Tuesday, December 15, 2009

Expedition Training Regimine

When climbing peaks of high altitude, the limiting factor is usually the inability to supply muscle tissue with sufficient oxygen. Generally speaking, oxygen delivery at altitude is dependent upon two things: first is the strength and capacity of the heart and lungs, and second is the degree to which one is acclimatized. When you acclimatize to altitude, your oxygen delivery system becomes more efficient through a number of changes. These changes can only come about by a lengthy exposure to high altitude and as a result most of us go through the process of acclimatization after we’ve arrived on the mountain. If you are fortunate enough to have some high peaks (12,000 ‘ plus) near your home, remember that the beneficial effects derived from a lengthy stay at altitude usually are eliminated by a stay of the same length at a lower elevation. In other words, if you camp out on the summit of Pike’s Peak (14,000’) for a week prior to the beginning of your climbing trip, you’ll lose most of the good affects if you descend to a lower elevation for a week before the trip.

Expeditions can be Incredibly Demanding Physically

Photo by Alasdair Turner

Lacking large mountains close at hand, most of us must be content with working on enlarging the capacity and strength of our heart and lungs. There are many excellent exercises and activities which can accomplish this (can be outlined below), but the important thing to remember is to begin your exercising well in advance of your climb. The body takes a long time to make significant changes in its oxygen delivery capabilities. Also, some people’s exercise regimes are so strenuous that they need time to stretch out and heal those over-exercised parts. In any case, if you spend a long time increasing your aerobic capacity, it will stay with you long after the climb.

It’s best to begin your chosen activity at least a month before the climb. If you haven’t exercised much in the last year or so, starting six weeks or two months before your trip would be even better. Start slowly to avoid exhausting yourself, working up to more exercise when your body can handle an increase. You should perform your chosen exercise about every other day. Once you begin, avoid going without exercise for more than a few days. You should maintain a heart rate of 60-80% of maximum in order to actually strengthen the heart. Maximum heart rate can be calculated by subtracting your age from 220. Try to work to the upper end of the 60-80% range by the time you arrive for your program.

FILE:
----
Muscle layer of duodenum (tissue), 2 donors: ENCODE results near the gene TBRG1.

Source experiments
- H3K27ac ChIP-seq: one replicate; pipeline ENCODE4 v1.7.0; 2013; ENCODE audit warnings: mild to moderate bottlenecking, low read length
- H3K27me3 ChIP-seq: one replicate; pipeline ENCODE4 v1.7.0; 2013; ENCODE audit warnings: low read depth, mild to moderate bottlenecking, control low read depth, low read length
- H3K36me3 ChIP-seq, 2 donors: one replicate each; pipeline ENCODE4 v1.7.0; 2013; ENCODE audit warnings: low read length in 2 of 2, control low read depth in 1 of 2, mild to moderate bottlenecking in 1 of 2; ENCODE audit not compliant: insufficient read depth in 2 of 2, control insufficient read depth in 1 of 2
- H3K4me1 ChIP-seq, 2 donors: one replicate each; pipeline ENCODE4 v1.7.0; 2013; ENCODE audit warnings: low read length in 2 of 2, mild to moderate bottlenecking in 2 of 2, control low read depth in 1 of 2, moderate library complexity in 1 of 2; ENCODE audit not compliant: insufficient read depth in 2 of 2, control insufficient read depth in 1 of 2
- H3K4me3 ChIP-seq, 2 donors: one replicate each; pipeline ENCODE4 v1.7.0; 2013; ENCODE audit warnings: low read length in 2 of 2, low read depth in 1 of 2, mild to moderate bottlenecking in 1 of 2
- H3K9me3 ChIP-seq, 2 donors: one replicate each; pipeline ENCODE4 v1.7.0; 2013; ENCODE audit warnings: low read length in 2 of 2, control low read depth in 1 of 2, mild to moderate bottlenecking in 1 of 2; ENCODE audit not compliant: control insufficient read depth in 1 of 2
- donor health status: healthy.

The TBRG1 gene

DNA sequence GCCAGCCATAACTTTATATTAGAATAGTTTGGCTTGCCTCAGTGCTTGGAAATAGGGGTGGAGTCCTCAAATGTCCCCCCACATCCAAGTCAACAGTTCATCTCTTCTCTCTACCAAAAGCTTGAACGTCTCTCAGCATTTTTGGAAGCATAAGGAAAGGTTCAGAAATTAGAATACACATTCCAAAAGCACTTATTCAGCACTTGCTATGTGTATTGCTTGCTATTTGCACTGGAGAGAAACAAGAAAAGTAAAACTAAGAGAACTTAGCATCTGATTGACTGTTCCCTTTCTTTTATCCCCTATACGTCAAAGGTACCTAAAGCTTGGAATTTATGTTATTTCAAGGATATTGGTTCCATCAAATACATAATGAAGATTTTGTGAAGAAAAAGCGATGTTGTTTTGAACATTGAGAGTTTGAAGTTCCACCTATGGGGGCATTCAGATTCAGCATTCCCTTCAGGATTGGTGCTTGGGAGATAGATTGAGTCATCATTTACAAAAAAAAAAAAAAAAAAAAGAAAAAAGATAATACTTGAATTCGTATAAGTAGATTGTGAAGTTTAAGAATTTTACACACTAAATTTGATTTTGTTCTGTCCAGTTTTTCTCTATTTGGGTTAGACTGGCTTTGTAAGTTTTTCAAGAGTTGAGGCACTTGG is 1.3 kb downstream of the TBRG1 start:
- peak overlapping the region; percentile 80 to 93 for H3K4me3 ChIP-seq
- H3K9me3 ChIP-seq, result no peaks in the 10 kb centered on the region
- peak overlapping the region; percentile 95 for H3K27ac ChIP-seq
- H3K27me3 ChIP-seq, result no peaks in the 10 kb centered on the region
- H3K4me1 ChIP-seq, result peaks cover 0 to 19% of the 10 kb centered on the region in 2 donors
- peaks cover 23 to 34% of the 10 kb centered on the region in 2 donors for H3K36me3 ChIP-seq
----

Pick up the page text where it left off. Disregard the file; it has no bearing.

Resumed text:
Every time you exercise you should stretch, both before and after the activity.

Suggested stretches include:

1. Stand with your feet together, arms stretched above your head, and slowly stretch from the waist forward and down to your feet, stretching both back and leg muscles. It’s important not to bounce, but instead try to hold your lowest stretch as long as you can. You’ll find that in three weeks you’ll see an amazing difference in your ability to stretch out.

2. Stand with feet about shoulder width apart and hands on hips. Bend sideways at the waist first in one direction, then in the other. Repeat this exercise, but with your left hand on your hip and your right arm extended above and over your head as you bend toward your left side. Repeat for the right side.

3. Sitting or standing, clasp your hands behind your back, left hand reaching over your left shoulder and right hand reaching up from your lower back; repeat using opposite hands.

4. To stretch calf muscles, stand at least an arm's length from a wall, extend one leg out behind you and drop your heel as slowly as far as possible. Repeat for other leg.

5. To stretch out fingers, gently pull back fingers one at a time with your other hand.

The best exercise for climbing is, of course, climbing. However, very few of us can afford to go climbing every other day. A good long hike or climb done at a fairly quick pace whenever possible can only help. When you do spend all day hiking, try to maintain a steady pace at which you are just short of breath. Don’t push yourself to gasping as you’ll never be able to keep it up for long. The following list of activities are only suggestions. In order to vary your activities and avoid becoming bored with them, you may wish to alternate.